When moms dress sexy and other urban stories…

Should moms be expected to dress like, well, moms? Meaning, they shouldn’t look like attractive women, avoid “sexy” clothing, and only wear shapeless outfits and er, those dreaded “mom” jeans. On the other hand, if a mom is comfortable with herself and, her body, shouldn’t she wear exactly what she wants? Even if it is to pick up her child from school.

Actually, the answer is not so simple. Because sometimes, a mom in sexy, figure-hugging clothing, is considered “inappropriately-dressed” and her parenting skills, called into question. Because sometimes a mom in a sphagetti top and shorts can be considered a “bad” mom. By people who know nothing about her. And quite often, by people who do know her (family members, for instance). There’s a different yardstick for dads so I’m not going there at all.

In fact, sometimes such judgemental or prejudicial thinking is often of a collective sort, with nothing said and everything implied. It can be downright traumatic–I know single moms who never wear make-up and always sport dowdy clothing, for fear society will judge them harshly for wearing lipstick or a pretty dress; for fear they will be considered “easy” or worse, for fear they will be propositioned. 

The same thinking often applies to single women though single men are exempt. Single women of a certain age are increasingly judged (by other residents in their apartment complex, by society at large, by family members) on how they dress and how they behave. And let’s not even talk about women who drink.

The happy news is that I know many super successful women who dress exactly as they like and don’t give a damn about what others think. I applaud them for their spunk.

To my mind, women should dress exactly as they like, especially moms. Suppose you are a mom and you have a son. And he sees you wearing clothes that make you look and feel good. Then, growing up, he will find it perfectly natural to see young women in sexy clothes. Instead of catcalling them, or groping them (or worse), he will respect their right to wear what they want. And that can only be a good thing, don’t you think?

We are like this only

Of course, judging women on the basis of their appearance is a global phenomenon, but nowhere is it more instinctive or as pervasive, than in Indian society. And it happens whereever Indians live.

A good friend of mine, a Malayalee in her early 30s, migrated to Canada from Bengaluru a year and a half ago. She left India nursing a broken heart. Her boyfriend’s mom had rejected her saying she was too dark-complexioned to be acceptable (to the boy’s family). The boyfriend toed his mother’s line. And my friend left Bengaluru deeply unhappy.
Fast forward to the present and this young woman now has a stellar career in Canada–she has just purchased a home of her own, travels regularly to the US on work and drives an SUV. She is dating again (white men who find her skin colour very attractive!) and quite happy to live life on her own terms. Ironically enough, within her community back home in Kerala, she is now  top marriage material. Apparently, a Canadian visa, a home and an SUV, makes up for her dark skin.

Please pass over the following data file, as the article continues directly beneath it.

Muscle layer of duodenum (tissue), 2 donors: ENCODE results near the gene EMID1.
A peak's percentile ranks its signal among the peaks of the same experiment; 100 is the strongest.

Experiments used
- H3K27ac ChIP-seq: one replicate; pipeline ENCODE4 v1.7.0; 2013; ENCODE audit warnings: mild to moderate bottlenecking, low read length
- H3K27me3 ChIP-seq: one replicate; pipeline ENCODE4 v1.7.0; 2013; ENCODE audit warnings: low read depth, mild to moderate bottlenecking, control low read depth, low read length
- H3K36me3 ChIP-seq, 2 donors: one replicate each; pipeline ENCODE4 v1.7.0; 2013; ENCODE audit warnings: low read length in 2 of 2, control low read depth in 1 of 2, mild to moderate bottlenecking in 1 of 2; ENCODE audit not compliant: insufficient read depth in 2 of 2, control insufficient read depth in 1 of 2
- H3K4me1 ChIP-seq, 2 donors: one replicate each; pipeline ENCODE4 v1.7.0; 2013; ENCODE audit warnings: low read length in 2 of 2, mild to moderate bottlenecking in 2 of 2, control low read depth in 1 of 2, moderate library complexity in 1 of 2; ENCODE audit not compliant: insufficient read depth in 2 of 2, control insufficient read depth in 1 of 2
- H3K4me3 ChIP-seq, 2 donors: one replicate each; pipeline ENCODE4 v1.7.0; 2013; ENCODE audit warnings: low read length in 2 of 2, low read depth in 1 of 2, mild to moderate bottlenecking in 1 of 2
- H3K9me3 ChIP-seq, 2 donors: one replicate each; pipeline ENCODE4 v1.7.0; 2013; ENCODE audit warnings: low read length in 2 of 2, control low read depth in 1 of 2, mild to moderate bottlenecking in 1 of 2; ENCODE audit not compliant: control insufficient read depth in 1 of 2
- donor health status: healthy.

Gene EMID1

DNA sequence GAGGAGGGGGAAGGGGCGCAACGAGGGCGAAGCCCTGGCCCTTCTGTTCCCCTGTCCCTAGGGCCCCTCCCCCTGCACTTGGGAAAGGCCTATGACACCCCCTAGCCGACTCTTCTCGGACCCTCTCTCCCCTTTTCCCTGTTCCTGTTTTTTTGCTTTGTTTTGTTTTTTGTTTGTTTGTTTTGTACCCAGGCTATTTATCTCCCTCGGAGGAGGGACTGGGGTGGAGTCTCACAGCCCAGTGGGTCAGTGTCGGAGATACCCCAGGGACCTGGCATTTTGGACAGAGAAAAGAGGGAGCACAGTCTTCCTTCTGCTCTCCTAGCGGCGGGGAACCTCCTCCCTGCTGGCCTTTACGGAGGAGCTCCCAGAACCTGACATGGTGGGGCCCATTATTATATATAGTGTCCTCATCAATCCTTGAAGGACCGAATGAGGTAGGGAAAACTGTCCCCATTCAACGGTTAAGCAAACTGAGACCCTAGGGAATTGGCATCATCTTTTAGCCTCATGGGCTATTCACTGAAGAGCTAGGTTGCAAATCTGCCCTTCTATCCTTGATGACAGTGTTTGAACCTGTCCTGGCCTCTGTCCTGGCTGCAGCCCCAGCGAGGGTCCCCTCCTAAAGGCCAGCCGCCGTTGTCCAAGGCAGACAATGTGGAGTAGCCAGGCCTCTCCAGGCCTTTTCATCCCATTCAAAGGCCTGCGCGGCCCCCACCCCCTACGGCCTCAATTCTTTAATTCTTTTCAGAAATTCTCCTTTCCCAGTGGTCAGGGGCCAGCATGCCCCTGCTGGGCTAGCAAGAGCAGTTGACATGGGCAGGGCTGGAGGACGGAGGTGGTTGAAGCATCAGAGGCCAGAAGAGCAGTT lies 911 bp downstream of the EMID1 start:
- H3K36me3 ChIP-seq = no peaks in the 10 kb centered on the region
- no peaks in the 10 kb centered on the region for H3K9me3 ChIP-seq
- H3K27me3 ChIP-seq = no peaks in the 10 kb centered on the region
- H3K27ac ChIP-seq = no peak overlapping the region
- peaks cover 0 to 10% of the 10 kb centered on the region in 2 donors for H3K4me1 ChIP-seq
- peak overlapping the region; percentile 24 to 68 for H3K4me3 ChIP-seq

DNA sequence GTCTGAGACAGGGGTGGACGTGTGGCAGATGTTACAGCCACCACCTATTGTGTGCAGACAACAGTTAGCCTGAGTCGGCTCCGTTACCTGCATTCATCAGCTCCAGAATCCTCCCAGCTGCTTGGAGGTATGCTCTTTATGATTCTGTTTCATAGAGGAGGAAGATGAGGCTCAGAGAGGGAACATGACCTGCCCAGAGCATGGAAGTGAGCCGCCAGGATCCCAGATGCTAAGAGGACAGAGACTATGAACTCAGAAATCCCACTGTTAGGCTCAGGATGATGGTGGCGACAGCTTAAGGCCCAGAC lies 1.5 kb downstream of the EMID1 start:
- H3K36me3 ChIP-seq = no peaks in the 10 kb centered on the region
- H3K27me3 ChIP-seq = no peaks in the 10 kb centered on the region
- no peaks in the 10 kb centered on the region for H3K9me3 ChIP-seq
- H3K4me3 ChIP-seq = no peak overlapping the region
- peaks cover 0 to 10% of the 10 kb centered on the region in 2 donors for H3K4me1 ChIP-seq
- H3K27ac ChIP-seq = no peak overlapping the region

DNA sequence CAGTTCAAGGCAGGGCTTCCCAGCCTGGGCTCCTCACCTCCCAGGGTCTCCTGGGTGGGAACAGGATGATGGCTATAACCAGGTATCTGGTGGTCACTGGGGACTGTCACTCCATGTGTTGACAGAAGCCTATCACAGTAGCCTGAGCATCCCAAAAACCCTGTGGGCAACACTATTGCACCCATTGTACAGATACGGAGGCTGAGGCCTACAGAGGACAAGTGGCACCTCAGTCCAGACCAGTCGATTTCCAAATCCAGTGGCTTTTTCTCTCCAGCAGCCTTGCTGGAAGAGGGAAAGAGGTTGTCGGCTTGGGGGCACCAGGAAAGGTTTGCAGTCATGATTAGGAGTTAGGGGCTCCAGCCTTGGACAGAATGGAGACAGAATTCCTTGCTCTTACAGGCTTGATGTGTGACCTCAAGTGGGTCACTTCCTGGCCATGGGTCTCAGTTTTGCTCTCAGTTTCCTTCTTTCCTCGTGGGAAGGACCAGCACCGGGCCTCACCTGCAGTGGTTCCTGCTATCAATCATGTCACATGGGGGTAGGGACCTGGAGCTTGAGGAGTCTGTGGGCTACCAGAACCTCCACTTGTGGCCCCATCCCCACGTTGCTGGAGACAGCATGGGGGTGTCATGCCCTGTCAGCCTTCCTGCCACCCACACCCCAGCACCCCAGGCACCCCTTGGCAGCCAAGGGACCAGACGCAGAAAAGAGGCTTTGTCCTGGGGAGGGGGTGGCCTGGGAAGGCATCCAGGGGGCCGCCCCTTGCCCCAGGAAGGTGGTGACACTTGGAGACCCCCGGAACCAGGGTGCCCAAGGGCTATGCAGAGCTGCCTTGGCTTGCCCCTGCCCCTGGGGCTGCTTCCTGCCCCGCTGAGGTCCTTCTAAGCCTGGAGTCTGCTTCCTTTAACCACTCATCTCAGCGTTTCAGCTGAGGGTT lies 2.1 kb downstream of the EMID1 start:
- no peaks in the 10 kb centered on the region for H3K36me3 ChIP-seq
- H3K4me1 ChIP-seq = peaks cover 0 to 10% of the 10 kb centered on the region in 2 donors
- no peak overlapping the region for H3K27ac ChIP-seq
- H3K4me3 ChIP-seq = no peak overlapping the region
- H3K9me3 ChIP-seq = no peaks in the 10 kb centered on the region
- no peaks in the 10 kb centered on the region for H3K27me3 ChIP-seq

Notwithstanding all this change in her life, my friend says the most liberating thing about living in Canada is the freedom to wear what she wants. “Earlier I would feel awkward in a short dress, or if I wore a swimming costume at the beach. I soon realised that here, no one leers or looks at you accusingly if you dress the way you want. It is an amazing feeling,” she laughs.

She also prefers not to mix too much with other Indians in Canada. Not that she is being racist. “Indians who come here are so closed in their thinking, they mix only among themselves, they socialise within their circle and they hardly interact with native Canadians (apart from work purposes). I find that attitude very limiting,” she explains.

The Indian mentality or rather, judgemental thinking, holds true when it comes to clothing, she has found. “If I go to the regular Church, I can dress up to the nines–I wear my smartest and sexiest clothes. But if I go to the Indian-run Church, I have to wear a salwar-kameez. It is expected of me,” she says wryly.

No prizes for guessing which Church she prefers.

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  1. Thank you for your feedback, Mangala. Here, I’m referring to how we judge a person based on their attire. And that has nothing to do with modest dressing or modern dressing, even. Rather, it has, everything to do with our mindsets and the (religious/cultural/social/familial) conditioning we grow up with/and continue to live with.

  2. It seems to be the zeitgeist nowadays to generate hoopla about how women should have the freedom to dress how they want. What is overlooked is the fact that we do not live in a vacuum. We live in an interconnected environment where what we do, say, think, and dress makes a substantial impact on the people around us. It behooves us to think about that impact, whether it is for good or ill, before we proceed to dress or behave as suits our whims and fancies.
    Do read this article written by a woman from a catholic culture in America where she zeroes in on the heart of the matter that dressing modestly is an act of love, and an act of sensitivity: http://www.ncregister.com/blog/jennifer-fulwiler/modesty-is-an-opportunity-to-love
    Modesty is an act of love not only for the other, but also for the self, since one is preserving one’s dignity, and not objectifying oneself in a misguided effort to assert one’s freedom.

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